Did Google Acquire ReMail For Its Technology -- Or Talent ?


Set the entrepreneur loose, allow him to develop the application you want, and reel him back in, along with the technology for a sweet cash and/or stock deal. It seems Google's pattern lately, though more than anything the trend hearkens back to Eric Schmidt's comment during an earnings call that the Mountain View, Calif., company would make at least one small acquisition monthly during the coming year.

Google acquired reMail Wednesday. The iPhone application provides full-text search of Gmail and IMAP email accounts. And while the terms of the deal were not disclosed, some believe Google will kill the technology and build pieces of it into its Nexus One mobile phone or Android platform.

People have already noticed that the application, which sorts contacts by priority sending them to the top of the list, has vanished from the iPhone store.



ReMail CEO Gabor Cselle announced the acquisition news on his blog, but as ReadWriteWeb points out, there's an interesting behind-the-scenes story. While Y Combinator funded the startup, Cselle was a former Gmail intern and received advice from Paul Buchheit, the creator and lead developer for Gmail.

Cselle also worked as a Google software engineer between April 2004 and October 2004, and then again between October 2006 and March 2007, according to his LinkedIn profile.

Last week we learned that Google acquired Aardvark, founded in 2007 by engineers and entrepreneurs from Google, Yahoo, and other major Silicon Valley tech companies. Aardvark's technology lets you ask a questions and then routes the query to those in your social network most likely to know the answer.

Some believe the move by Google to gobble up search technologies will keep the innovations out of competitors' hands, such as Apple and now MicroHoo, the combined search business of Microsoft and Yahoo. The two companies this morning announced they would move forward in making Bing Yahoo's search engine after receiving regulatory approval from both the United States and European Union.

And while not all startups acquired by Google were founded by ex-employees of the company, it's interesting to note the most recent that were. Since these entrepreneurs have worked at other companies, they not only know Google's technology, but its competitors' as well.

1 comment about "Did Google Acquire ReMail For Its Technology -- Or Talent ?".
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  1. John Jainschigg from World2Worlds, Inc., February 18, 2010 at 5:16 p.m.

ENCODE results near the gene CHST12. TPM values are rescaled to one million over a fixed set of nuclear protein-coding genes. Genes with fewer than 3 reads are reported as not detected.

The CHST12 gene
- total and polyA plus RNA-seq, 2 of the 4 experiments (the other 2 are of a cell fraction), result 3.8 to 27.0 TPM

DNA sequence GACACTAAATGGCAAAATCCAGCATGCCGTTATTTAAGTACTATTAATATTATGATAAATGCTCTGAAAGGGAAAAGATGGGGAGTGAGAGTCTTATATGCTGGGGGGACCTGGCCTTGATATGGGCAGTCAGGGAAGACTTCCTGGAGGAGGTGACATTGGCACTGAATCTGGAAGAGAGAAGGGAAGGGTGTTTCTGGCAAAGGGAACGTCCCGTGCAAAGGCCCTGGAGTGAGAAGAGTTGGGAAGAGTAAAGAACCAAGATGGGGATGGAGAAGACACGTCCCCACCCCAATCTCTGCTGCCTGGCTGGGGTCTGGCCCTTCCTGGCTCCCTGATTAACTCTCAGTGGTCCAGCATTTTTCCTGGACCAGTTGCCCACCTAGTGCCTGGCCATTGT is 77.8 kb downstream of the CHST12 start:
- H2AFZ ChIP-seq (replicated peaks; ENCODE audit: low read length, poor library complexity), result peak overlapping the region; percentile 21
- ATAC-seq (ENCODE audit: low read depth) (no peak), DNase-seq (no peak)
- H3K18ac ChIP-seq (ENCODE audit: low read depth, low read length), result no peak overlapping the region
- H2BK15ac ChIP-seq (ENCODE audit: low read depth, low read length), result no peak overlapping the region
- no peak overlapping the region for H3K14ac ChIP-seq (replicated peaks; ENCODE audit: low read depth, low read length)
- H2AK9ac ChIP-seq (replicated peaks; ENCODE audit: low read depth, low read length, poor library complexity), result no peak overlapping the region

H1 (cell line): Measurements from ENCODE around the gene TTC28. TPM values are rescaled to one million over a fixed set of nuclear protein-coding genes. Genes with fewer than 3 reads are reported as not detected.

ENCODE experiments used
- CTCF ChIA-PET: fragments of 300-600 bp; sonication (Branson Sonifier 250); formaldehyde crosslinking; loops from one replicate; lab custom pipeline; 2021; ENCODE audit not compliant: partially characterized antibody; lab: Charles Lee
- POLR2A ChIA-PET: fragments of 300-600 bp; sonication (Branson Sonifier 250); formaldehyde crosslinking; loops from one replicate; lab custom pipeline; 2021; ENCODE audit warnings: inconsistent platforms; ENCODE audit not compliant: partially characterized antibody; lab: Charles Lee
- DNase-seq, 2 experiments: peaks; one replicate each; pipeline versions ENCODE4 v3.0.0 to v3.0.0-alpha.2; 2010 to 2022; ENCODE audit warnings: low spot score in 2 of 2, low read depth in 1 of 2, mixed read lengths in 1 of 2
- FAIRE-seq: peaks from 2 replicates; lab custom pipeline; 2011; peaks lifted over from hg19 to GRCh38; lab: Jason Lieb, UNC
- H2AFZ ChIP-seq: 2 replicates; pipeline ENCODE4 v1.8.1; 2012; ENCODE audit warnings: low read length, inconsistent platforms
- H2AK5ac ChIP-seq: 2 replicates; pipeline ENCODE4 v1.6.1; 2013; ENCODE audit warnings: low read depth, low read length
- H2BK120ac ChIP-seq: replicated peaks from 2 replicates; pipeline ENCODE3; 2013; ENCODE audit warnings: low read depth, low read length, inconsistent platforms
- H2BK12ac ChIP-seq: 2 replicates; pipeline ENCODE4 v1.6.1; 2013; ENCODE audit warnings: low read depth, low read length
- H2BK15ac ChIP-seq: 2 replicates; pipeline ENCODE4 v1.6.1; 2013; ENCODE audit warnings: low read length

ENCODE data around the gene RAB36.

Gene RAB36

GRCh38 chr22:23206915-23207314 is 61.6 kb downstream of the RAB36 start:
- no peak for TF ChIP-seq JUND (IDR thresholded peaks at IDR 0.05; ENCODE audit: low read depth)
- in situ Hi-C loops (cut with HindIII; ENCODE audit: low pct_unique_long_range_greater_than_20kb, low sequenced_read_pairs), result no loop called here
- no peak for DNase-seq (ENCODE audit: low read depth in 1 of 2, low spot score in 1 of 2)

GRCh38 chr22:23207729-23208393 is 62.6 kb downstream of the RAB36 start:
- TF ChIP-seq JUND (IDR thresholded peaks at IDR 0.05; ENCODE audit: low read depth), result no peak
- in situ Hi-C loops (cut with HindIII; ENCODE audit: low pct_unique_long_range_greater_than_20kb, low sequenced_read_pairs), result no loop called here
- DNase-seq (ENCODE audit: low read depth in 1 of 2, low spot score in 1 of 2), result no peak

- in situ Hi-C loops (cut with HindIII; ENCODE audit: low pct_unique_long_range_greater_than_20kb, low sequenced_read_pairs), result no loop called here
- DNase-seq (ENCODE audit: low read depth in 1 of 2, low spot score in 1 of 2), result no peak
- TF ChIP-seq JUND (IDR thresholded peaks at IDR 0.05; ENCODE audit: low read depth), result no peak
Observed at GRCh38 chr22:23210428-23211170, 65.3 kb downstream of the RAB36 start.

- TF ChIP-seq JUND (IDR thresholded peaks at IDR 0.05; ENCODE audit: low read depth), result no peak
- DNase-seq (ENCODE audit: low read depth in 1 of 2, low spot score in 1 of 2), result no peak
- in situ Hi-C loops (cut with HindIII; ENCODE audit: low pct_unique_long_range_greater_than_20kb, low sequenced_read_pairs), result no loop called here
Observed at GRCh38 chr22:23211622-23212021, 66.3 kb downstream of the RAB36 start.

Laurie -- spot on with this. This is too smart a thing for Google to do for it _not_ to be conscious and deliberate (though there are probably huge potential legal liabilities that will prevent its ever being enshrined as policy and acknowledged); and stands as a huge lesson for large businesses looking for ways to innovate.

    Investing internally doesn't often work. The Microsoft 'ex-exec tells all' story of two weeks ago proves the point -- that given opportunity, partisans of established lines of business will tend to strangle new ideas through a combination of snarking, not 'getting it,' refusing to allow themselves to be leveraged, fighting for the available dollar, talking about 'this quarter's revenue,' hiring away key talent, and other means. That's apparently the state of nature.

    But Google has figured out a way around this, and is both saving money (in the long run) and doing an ethical thing in the process (nurturing good ideas, albeit 'outside' the company, and helping to insure that their creators are adequately compensated). Someone comes to them with an idea, that idea gets reviewed, and if everyone thinks it's great, the inventor signs some papers, quits, and is quietly introduced to venture funding sources (I wonder how hard venture is to find, these days, if you scrawl 'Eric Schmidt introduced me to these people - they're ex-Google - Google loves them, thinks it's a great idea and if it plays out, they want to buy the company back' on the cover of a business plan?)

    The nascent company finds capital (and independence) probably far in excess of what Google would internally give it, based on the normal bean-counting process. So the entrepreneurs are happy, the budget is scaled to deliver, and the creatives can get on with the work, rather than justify their existence every three months in a painful 'Why aren't you producing revenue yet?' meeting.

    And if the business succeeds, ba-da-bing, Google buys them back for reasonable money (not least because everyone is still friends), and by this time, the product is market-tested, so they know they're not buying a pig in a poke.

    This is a beautiful thing. SO much more beautiful than forcing your smartest people to quit because you undervalue their ideas (and of course, they will quit anyway after a certain point). SO much more beautiful than starving innovative projects of the funding and commitment they need to fly.

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